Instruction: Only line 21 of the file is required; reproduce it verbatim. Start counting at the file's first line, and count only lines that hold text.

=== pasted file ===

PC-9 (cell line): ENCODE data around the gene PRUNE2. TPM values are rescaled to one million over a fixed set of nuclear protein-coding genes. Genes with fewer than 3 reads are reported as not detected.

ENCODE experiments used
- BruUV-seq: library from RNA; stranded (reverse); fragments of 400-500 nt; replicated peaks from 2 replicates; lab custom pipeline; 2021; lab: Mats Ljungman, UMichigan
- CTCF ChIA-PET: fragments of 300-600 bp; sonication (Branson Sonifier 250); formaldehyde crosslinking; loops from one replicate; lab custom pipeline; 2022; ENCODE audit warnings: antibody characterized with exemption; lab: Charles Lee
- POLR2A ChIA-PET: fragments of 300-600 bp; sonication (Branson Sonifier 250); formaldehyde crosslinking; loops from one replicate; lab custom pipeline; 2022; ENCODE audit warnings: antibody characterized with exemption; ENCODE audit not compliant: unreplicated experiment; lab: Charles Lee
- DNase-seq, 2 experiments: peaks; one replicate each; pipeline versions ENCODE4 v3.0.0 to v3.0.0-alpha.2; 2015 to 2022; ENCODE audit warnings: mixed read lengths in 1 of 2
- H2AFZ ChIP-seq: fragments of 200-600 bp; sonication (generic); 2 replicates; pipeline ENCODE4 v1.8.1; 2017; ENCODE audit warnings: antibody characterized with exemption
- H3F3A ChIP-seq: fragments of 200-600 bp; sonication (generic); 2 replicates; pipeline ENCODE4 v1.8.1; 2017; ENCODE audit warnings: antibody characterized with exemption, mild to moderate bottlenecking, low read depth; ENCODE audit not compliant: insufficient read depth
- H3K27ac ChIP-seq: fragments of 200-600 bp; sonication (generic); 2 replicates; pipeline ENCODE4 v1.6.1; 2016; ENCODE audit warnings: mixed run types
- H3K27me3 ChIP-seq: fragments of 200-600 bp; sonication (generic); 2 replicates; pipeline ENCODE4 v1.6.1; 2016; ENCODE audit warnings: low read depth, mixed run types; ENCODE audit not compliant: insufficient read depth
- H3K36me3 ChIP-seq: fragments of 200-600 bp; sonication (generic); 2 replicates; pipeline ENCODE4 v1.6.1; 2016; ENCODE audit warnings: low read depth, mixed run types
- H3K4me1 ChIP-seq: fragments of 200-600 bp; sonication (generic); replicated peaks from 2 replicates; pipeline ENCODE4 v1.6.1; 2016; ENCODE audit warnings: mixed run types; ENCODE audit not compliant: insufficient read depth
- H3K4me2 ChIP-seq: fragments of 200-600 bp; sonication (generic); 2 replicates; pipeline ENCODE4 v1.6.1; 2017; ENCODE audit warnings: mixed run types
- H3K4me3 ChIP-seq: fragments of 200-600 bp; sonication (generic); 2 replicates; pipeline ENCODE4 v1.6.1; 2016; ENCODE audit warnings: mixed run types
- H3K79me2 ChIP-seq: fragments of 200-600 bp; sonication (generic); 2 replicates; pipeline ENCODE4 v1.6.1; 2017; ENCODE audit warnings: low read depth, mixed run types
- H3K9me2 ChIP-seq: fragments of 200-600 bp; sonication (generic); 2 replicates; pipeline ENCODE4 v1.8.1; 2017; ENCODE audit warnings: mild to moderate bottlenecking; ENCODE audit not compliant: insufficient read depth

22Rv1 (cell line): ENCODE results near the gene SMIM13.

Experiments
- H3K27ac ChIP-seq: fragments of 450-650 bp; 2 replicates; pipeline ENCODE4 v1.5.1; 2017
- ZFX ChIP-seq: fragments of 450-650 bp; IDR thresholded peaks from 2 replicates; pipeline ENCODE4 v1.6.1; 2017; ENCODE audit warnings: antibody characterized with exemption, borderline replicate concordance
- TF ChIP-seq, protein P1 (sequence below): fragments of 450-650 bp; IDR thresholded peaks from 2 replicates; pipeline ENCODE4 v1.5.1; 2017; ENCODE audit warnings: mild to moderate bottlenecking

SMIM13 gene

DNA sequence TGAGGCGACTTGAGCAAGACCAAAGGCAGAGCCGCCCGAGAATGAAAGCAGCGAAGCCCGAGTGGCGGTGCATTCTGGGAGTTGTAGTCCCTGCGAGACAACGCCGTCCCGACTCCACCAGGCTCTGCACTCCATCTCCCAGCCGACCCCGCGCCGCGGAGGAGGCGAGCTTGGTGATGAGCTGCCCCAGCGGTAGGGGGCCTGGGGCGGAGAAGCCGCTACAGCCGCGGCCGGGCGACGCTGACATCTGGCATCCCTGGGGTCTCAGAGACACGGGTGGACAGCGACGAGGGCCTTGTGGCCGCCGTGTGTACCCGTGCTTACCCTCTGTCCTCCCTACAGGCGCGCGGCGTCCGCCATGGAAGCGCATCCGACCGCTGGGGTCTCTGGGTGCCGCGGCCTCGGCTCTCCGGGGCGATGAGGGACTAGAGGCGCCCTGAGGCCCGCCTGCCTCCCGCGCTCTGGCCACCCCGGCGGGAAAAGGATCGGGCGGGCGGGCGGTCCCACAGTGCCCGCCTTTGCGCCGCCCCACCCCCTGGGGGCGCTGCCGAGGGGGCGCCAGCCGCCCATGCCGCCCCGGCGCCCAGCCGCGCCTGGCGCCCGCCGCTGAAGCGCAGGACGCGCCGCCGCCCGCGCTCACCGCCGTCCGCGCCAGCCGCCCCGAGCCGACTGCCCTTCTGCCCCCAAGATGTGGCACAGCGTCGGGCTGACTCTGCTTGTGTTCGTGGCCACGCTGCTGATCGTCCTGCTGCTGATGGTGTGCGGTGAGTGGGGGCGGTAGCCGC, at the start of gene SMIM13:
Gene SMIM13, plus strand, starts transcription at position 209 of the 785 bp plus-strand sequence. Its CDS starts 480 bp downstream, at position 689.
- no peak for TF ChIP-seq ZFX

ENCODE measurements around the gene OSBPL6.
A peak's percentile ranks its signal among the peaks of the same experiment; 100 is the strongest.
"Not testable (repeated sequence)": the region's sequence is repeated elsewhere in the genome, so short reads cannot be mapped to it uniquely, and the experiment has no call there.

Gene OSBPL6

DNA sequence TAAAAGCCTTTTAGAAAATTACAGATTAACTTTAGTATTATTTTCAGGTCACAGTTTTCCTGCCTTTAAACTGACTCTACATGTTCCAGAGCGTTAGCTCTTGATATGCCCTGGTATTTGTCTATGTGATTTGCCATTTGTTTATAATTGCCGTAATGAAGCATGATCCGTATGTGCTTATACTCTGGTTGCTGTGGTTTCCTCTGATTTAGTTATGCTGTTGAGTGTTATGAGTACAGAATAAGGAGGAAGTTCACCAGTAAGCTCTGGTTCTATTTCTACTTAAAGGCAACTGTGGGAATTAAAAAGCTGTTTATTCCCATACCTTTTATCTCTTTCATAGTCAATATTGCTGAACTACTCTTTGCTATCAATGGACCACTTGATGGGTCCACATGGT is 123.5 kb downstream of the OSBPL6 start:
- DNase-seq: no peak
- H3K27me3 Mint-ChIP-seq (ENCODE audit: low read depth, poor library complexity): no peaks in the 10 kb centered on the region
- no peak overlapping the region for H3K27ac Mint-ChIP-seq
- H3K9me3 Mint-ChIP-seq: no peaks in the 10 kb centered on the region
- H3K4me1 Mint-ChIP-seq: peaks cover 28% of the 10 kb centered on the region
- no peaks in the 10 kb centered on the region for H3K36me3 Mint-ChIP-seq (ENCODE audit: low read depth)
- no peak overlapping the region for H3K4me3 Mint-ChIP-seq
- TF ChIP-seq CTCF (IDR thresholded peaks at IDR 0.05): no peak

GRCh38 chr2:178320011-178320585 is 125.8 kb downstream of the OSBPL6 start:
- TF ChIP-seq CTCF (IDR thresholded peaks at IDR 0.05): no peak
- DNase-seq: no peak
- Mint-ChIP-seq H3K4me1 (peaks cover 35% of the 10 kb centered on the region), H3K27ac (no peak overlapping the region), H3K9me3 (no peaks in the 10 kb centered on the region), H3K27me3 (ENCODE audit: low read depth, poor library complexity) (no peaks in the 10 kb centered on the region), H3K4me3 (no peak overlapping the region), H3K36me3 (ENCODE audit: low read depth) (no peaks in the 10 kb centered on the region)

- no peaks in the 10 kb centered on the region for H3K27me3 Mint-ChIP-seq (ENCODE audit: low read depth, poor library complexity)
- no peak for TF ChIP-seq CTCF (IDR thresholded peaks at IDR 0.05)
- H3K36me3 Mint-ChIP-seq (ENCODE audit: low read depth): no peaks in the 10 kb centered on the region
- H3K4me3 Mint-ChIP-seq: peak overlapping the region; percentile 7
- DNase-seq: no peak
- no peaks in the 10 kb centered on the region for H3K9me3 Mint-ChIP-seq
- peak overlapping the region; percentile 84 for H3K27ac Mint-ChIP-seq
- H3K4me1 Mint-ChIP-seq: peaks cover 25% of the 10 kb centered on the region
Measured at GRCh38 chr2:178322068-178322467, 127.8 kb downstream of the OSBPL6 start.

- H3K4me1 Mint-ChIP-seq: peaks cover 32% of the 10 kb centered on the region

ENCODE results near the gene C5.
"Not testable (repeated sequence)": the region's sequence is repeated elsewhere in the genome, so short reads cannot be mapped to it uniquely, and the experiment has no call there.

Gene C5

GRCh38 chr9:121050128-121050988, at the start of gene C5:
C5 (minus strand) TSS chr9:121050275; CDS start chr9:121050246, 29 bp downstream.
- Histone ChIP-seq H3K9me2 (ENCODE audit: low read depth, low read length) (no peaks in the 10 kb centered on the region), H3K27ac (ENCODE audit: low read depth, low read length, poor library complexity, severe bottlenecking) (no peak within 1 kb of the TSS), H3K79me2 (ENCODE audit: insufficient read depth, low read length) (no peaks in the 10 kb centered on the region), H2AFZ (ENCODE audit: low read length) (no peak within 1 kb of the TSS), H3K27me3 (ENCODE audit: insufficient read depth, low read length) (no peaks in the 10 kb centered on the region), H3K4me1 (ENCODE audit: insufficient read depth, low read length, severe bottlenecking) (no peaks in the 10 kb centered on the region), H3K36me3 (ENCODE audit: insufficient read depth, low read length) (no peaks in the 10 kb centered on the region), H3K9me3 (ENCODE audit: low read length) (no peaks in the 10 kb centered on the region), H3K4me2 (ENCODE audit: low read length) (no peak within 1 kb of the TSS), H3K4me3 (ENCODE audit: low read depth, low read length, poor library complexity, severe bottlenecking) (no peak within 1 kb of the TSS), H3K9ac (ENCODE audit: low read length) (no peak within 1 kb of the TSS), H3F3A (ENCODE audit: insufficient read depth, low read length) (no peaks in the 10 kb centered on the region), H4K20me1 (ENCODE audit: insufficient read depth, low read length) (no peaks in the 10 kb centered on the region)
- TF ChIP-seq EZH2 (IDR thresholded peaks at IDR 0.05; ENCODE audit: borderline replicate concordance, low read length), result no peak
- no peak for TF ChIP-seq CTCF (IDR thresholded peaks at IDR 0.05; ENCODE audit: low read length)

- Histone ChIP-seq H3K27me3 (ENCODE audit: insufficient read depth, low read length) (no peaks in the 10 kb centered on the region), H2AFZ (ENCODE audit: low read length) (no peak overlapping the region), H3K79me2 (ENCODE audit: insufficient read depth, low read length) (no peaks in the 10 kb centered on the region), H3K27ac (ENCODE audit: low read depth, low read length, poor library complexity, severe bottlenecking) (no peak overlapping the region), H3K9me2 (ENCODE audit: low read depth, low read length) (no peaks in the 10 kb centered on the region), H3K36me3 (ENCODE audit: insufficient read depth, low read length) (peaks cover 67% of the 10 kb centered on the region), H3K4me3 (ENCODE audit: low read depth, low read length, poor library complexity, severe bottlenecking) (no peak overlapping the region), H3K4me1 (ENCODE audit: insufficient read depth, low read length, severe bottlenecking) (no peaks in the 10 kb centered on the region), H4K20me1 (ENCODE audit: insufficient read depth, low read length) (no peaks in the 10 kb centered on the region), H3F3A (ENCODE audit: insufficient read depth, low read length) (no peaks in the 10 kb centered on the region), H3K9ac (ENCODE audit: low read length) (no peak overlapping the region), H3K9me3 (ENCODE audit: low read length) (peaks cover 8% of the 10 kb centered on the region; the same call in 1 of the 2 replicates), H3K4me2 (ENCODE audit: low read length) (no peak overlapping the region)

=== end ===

- TF ChIP-seq, protein P1 (sequence below): fragments of 450-650 bp; IDR thresholded peaks from 2 replicates; pipeline ENCODE4 v1.5.1; 2017; ENCODE audit warnings: mild to moderate bottlenecking